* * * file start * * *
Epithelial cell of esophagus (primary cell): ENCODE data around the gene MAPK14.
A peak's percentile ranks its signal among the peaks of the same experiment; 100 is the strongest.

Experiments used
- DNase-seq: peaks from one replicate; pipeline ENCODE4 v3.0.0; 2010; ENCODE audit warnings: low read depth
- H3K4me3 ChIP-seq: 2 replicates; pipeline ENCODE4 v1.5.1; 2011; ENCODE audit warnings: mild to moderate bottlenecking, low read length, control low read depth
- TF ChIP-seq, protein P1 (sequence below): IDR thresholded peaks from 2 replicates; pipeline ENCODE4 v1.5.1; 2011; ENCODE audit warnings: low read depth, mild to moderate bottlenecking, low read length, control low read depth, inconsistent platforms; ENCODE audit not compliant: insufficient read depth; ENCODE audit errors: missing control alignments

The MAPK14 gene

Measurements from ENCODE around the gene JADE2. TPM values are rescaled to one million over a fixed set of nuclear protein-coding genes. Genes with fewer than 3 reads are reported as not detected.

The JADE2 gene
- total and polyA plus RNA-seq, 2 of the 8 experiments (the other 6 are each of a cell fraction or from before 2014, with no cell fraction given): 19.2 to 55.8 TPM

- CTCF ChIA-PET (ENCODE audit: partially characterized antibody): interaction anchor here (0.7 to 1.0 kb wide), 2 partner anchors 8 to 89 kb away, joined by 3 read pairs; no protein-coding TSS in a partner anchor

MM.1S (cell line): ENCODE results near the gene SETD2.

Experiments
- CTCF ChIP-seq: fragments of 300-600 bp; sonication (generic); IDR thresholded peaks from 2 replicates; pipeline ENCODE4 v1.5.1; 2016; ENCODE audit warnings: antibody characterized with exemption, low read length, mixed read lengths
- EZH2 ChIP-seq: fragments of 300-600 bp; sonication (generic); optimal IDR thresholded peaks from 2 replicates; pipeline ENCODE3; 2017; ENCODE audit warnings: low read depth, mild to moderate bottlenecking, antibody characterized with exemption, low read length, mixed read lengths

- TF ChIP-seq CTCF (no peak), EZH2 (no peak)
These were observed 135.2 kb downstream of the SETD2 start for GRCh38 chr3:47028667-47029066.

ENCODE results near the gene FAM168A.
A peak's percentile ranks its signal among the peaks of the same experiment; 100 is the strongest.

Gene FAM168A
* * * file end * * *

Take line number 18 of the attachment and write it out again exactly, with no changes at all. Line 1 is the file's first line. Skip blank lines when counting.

ENCODE results near the gene FAM168A.